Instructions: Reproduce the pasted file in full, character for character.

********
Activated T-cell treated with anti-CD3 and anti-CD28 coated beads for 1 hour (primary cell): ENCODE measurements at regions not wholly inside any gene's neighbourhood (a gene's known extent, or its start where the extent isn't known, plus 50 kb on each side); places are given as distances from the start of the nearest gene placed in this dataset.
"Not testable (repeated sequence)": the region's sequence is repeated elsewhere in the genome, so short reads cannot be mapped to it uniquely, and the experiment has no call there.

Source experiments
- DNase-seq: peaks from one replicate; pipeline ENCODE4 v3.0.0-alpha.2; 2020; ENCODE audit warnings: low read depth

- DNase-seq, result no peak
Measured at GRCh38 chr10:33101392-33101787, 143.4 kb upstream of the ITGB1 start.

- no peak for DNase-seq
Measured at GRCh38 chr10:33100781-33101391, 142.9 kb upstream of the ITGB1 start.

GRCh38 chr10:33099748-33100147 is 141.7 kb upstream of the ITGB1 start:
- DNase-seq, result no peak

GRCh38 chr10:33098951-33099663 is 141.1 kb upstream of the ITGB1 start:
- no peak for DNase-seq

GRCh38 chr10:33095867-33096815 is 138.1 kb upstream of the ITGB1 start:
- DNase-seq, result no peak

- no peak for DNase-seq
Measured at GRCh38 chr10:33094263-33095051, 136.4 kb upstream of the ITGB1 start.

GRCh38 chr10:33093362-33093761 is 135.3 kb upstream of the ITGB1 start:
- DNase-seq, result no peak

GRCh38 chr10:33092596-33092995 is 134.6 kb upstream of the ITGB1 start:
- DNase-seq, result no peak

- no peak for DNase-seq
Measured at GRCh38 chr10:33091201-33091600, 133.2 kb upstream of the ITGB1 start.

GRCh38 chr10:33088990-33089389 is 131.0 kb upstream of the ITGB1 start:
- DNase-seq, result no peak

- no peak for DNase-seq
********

Activated T-cell treated with anti-CD3 and anti-CD28 coated beads for 1 hour (primary cell): ENCODE measurements at regions not wholly inside any gene's neighbourhood (a gene's known extent, or its start where the extent isn't known, plus 50 kb on each side); places are given as distances from the start of the nearest gene placed in this dataset.
"Not testable (repeated sequence)": the region's sequence is repeated elsewhere in the genome, so short reads cannot be mapped to it uniquely, and the experiment has no call there.

Source experiments
- DNase-seq: peaks from one replicate; pipeline ENCODE4 v3.0.0-alpha.2; 2020; ENCODE audit warnings: low read depth

- DNase-seq, result no peak
Measured at GRCh38 chr10:33101392-33101787, 143.4 kb upstream of the ITGB1 start.

- no peak for DNase-seq
Measured at GRCh38 chr10:33100781-33101391, 142.9 kb upstream of the ITGB1 start.

GRCh38 chr10:33099748-33100147 is 141.7 kb upstream of the ITGB1 start:
- DNase-seq, result no peak

GRCh38 chr10:33098951-33099663 is 141.1 kb upstream of the ITGB1 start:
- no peak for DNase-seq

GRCh38 chr10:33095867-33096815 is 138.1 kb upstream of the ITGB1 start:
- DNase-seq, result no peak

- no peak for DNase-seq
Measured at GRCh38 chr10:33094263-33095051, 136.4 kb upstream of the ITGB1 start.

GRCh38 chr10:33093362-33093761 is 135.3 kb upstream of the ITGB1 start:
- DNase-seq, result no peak

GRCh38 chr10:33092596-33092995 is 134.6 kb upstream of the ITGB1 start:
- DNase-seq, result no peak

- no peak for DNase-seq
Measured at GRCh38 chr10:33091201-33091600, 133.2 kb upstream of the ITGB1 start.

GRCh38 chr10:33088990-33089389 is 131.0 kb upstream of the ITGB1 start:
- DNase-seq, result no peak

- no peak for DNase-seq